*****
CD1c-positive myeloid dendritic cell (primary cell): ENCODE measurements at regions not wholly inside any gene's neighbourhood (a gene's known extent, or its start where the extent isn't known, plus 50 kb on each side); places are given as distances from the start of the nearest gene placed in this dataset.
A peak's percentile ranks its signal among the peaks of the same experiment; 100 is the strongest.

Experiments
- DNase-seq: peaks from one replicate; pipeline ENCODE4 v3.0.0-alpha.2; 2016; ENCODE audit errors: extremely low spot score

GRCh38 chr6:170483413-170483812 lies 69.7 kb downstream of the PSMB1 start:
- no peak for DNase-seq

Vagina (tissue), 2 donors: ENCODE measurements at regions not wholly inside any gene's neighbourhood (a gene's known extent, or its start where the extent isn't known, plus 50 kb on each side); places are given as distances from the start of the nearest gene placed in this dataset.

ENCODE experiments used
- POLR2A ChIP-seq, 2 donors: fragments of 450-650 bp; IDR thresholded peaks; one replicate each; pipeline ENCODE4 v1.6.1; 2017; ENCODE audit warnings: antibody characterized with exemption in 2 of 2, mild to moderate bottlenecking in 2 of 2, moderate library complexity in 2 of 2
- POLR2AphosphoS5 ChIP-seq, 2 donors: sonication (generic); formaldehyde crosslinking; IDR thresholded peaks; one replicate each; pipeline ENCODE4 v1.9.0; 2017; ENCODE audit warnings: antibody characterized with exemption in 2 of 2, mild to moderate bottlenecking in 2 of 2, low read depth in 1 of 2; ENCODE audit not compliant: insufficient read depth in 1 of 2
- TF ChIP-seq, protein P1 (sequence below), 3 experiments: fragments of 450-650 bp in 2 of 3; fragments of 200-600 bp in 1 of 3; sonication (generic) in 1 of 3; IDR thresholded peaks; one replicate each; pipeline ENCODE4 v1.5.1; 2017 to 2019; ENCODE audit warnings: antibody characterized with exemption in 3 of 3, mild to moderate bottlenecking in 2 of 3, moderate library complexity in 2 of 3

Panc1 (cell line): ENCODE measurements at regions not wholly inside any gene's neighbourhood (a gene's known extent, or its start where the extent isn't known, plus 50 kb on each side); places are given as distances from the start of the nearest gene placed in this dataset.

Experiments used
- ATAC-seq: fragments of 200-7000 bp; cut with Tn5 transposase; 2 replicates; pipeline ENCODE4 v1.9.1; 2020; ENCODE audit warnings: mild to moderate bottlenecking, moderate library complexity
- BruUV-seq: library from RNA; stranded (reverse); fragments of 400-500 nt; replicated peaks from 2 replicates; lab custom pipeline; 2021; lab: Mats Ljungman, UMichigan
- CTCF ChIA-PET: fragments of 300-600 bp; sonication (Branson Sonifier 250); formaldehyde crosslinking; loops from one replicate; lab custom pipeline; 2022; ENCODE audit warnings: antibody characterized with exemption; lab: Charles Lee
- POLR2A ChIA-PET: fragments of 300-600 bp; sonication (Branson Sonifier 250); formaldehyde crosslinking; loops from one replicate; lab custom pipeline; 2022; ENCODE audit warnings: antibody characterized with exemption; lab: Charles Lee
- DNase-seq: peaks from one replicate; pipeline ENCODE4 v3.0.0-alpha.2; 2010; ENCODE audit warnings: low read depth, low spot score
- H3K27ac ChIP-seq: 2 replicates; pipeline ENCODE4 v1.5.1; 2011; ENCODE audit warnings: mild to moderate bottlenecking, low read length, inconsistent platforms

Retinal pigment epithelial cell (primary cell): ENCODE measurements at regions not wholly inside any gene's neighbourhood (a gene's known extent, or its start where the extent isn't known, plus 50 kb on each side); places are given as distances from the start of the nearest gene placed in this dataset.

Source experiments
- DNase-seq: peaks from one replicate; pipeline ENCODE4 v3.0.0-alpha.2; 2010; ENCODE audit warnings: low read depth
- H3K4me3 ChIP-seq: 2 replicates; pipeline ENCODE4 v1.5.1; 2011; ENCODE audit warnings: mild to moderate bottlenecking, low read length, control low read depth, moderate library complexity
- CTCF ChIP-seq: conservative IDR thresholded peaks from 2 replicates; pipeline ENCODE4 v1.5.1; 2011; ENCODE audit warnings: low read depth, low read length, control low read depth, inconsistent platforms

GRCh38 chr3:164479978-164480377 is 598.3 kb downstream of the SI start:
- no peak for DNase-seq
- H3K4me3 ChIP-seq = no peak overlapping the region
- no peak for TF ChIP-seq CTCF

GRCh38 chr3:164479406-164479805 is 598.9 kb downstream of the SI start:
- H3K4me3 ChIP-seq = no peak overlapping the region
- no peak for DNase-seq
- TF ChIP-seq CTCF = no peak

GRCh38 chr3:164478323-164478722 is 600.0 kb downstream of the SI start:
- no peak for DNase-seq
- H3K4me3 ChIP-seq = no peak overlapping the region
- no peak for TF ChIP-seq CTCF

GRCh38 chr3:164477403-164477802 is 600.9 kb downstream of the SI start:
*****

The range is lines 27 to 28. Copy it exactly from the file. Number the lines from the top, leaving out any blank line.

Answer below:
- H3K4me3 ChIP-seq = no peak overlapping the region
- no peak for TF ChIP-seq CTCF